Proposed addition to Squirrel Hill building raises concerns on parking

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When construction of a three-story building was approved for the corner of Forbes and Murray avenues in Squirrel Hill in 2002, the zoning code required 100 parking spaces for its 63,000 square feet of space.

An underground garage was never built, but the building was. It has a small surface lot for customers of the storefront Rite Aid.

When the zoning board of adjustment last year approved an expansion to five stories without additional parking, several neighborhood stakeholders appealed. A hearing in Common Pleas Court is pending.

The opponents say the building is already out of scale with neighborhood retail and that parking challenges -- which provoke opposition to many proposals citywide -- also are real in Squirrel Hill.

Supporters of the expansion say the tenants are a desirable mix of high-tech professionals whose expanding businesses are good for the neighborhood and that two nearby public lots provide sufficient parking.

Clifford Levine was on the zoning board when the original building proposal was considered. He said exceptions in the zoning code allow the board to consider off-setting conditions as options to upholding parking minimums. The board concluded the lots under the nearby Carnegie Library branch and Jewish Community Center were sufficient, he said.

"In a dense urban area with public transit and walking," he said, "the worst thing to do is to require parking for every building" when there are nearby options.

The underground garage had been a project of the Pittsburgh Parking Authority, which he said "backed out of because it wasn't feasible" economically.

Developer Wayne Zukin bought the building from its original developer, Craig Cozza, shortly after it was built. Along with the Rite Aid, the Silk Elephant restaurant occupies storefront space. Upstairs, Mr. Zukin's tenants are M*Modal and Vivisimo -- locally grown high-tech companies that were bought by MedQuist and IBM, respectively.

"I don't want to minimize parking issues," Mr. Zukin said. "But a lot of folks in our building either walk or ride their bikes. Part of the reason they wanted to have a business in Squirrel Hill is because they live there."

M*Modal -- MedQuist's new name -- develops voice-recognition technology to make medical recording more efficient for doctors. The company has outgrown its space above the Rite Aid; 90 employees work there, and 60 work in the former Barnes & Noble across the street.

Mr. Zukin, president of Zukin Realty, said the two additional stories are proposed to accommodate M*Modal under one roof. He added that they will be set back enough to be relatively unnoticed on the street.

Joe McNamara, spokesman for M• Modal, said the expansion is not a condition of the company's Pittsburgh workers remaining in Squirrel Hill.

"If someone asked, 'Wouldn't you rather have everyone together?' we'd say, 'Well, yeah.' But in this situation, we haven't expressed a preference. We plan to expand where we are, and that's fine. We've got a lot of space in both of those buildings, and our plans call for us to terminate our growth in the space we're in."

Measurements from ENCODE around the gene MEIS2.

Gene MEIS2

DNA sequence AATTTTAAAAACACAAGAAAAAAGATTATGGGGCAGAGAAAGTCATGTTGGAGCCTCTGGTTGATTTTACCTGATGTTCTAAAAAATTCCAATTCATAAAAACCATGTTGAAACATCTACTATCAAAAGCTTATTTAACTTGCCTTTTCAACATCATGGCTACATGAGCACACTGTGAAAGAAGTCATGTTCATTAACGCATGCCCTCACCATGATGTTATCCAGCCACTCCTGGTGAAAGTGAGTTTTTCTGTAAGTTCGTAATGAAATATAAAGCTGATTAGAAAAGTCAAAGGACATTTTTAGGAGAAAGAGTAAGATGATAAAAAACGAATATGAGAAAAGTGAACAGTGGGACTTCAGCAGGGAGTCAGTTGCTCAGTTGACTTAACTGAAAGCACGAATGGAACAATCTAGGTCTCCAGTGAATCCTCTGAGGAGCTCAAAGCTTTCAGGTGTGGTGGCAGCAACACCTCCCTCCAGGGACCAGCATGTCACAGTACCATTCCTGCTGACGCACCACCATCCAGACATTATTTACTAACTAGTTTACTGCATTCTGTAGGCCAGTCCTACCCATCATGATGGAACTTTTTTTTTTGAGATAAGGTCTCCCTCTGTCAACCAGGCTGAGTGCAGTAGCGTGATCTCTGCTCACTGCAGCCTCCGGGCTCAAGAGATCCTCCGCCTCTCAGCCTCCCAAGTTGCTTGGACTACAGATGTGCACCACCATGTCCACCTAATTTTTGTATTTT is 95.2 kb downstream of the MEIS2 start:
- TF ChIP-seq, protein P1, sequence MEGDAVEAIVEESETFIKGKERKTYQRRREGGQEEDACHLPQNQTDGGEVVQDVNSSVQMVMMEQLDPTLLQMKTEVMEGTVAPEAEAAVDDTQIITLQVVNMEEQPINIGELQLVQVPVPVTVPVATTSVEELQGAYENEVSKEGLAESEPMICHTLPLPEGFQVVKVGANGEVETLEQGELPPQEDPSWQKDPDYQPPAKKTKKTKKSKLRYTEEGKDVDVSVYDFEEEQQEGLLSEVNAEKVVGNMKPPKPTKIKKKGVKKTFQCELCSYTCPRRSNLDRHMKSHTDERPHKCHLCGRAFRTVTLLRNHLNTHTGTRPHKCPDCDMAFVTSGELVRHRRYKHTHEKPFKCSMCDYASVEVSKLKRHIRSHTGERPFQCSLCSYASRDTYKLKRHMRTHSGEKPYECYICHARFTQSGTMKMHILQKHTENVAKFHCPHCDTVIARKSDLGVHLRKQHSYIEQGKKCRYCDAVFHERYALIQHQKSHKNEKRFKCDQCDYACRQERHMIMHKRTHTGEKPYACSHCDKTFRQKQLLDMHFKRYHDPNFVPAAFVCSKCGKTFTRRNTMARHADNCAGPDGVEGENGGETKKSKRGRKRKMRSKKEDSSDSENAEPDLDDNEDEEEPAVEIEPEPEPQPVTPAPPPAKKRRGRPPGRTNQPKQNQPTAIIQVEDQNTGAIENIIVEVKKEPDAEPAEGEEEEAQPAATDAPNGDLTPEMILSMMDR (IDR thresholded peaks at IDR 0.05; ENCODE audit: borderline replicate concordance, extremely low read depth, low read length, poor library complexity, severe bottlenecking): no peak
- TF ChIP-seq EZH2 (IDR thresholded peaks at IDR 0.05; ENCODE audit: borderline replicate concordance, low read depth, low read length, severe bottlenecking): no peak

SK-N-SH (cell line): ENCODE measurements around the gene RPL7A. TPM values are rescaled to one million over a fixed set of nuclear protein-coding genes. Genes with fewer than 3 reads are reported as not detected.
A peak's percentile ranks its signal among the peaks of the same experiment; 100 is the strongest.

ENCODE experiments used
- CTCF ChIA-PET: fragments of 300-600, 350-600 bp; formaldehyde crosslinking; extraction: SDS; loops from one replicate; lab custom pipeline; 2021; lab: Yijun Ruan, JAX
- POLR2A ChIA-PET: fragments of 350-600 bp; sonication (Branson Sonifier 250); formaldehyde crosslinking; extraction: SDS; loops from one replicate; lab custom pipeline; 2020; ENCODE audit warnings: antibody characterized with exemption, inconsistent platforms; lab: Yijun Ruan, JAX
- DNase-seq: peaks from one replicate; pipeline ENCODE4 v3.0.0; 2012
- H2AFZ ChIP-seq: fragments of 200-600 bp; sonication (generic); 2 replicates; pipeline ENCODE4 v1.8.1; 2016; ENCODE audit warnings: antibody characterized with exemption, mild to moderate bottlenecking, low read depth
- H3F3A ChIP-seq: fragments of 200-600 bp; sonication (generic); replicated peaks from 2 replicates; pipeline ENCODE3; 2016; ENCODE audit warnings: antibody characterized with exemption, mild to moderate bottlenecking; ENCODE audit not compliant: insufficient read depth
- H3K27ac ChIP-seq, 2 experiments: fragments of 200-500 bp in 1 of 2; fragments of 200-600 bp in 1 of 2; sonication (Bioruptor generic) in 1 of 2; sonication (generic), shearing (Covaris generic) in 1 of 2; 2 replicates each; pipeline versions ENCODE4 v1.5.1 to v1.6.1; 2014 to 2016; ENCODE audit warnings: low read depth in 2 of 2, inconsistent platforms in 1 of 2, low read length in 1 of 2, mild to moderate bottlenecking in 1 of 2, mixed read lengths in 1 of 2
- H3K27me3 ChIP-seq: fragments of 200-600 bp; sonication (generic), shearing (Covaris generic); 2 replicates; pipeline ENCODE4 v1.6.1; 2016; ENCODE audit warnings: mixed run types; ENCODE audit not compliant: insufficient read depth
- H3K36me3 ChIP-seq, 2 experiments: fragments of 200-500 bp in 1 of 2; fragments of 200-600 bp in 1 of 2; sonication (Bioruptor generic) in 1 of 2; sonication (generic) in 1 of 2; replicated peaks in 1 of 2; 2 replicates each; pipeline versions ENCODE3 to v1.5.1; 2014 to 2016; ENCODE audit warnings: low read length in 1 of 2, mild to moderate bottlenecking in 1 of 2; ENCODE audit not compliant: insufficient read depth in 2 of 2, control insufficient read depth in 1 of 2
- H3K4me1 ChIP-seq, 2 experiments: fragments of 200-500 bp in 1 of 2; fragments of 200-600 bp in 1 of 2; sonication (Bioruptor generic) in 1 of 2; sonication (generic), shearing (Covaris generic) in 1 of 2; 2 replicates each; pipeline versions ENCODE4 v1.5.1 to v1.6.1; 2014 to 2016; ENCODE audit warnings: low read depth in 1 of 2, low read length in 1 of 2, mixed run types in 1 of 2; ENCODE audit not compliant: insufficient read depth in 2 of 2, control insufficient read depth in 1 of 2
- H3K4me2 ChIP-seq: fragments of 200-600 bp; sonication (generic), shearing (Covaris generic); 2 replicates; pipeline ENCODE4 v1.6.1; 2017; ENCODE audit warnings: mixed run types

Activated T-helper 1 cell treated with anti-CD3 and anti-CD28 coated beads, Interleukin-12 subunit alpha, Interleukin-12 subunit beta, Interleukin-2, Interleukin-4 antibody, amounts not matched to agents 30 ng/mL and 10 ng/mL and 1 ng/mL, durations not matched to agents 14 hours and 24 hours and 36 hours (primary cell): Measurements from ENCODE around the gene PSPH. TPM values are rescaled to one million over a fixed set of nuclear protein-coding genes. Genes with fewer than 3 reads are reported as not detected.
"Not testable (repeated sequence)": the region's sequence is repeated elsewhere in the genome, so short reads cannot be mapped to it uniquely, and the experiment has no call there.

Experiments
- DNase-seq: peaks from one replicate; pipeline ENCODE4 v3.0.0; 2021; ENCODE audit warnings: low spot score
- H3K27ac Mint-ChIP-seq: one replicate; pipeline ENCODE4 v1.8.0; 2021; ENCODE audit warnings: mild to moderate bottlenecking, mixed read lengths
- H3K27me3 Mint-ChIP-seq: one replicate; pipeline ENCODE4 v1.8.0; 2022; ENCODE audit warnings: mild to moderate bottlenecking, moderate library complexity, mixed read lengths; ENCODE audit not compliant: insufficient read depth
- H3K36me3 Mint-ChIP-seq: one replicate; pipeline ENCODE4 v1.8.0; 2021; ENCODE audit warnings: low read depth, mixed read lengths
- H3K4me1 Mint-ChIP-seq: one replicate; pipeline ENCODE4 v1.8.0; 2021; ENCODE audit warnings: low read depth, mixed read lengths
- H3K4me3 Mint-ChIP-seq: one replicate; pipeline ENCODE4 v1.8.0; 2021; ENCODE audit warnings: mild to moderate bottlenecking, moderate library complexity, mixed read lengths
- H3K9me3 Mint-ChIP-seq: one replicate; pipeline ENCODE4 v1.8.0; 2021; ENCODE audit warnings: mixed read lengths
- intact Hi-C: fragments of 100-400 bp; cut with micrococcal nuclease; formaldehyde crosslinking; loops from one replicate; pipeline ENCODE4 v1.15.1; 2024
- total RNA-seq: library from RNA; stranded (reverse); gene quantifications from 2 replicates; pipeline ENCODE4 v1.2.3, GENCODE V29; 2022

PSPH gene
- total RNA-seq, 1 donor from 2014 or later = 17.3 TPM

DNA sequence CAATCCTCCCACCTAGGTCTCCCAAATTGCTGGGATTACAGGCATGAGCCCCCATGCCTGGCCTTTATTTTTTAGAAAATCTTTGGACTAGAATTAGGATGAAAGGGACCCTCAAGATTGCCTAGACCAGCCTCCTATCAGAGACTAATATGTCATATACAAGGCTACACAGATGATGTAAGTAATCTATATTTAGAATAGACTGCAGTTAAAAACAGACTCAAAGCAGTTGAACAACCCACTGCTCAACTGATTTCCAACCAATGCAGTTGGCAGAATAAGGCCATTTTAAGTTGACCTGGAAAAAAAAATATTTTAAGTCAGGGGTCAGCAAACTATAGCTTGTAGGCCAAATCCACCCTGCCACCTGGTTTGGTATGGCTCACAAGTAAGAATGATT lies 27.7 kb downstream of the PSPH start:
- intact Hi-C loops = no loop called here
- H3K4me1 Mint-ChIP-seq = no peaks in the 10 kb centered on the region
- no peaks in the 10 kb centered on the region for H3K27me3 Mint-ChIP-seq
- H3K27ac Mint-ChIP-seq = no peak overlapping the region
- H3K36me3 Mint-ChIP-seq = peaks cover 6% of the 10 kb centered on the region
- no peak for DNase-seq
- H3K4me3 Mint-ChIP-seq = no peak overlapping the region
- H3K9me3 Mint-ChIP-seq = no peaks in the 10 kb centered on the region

Andrew Stewart, a principal of the Silk and Stewart Development Group, owns commercial property near the Rite Aid building and opposes its expansion, as do nine plaintiffs in the appeal.

"It is not consistent with the scale of the properties in the commercial district or reflective of the character of the neighborhood," he said. "As a real estate owner, it is unusual for me to oppose a real estate project. But I believe that adding two more stories is not in the best interest of the neighborhood, and there is not sufficient parking right now."

In 1999, 25 Squirrel Hill stakeholders formed a working group to study the original proposal. In a report to the Squirrel Hill Urban Coalition, they favored "a properly designed and scaled development" over the "helter-skelter traffic movements and pedestrian conflicts associated with the Gulf station" that had been on that corner.

But they reacted against the density of three stories and reached consensus that parking must be provided.

Since that time, some people remain rankled that the garage wasn't built and that landscaping in the original plan was not completed. The Squirrel Hill Urban Coalition is supporting the proposed expansion on two conditions, said Ray Baum, its president: that the owner include a green roof for stormwater mitigation and contribute to a traffic study.

If he wins the court challenge, Mr. Zukin said he will match public funding for a traffic study. He confirmed that a green roof would be part of the new design.

Mr. Baum said some coalition members are considering getting permit parking on nearby residential streets. But he said the coalition largely is convinced the addition "wouldn't be overwhelming. The whole thing came down to whether we want more people working and living and spending money in Squirrel Hill. M*Modal is the kind of company we want to attract."

neigh_city - Transportation - businessnews

Diana Nelson Jones: djones@post-gazette.com or 412-263-1626. Read her blog City Walkabout at www.post-gazette.com/citywalk


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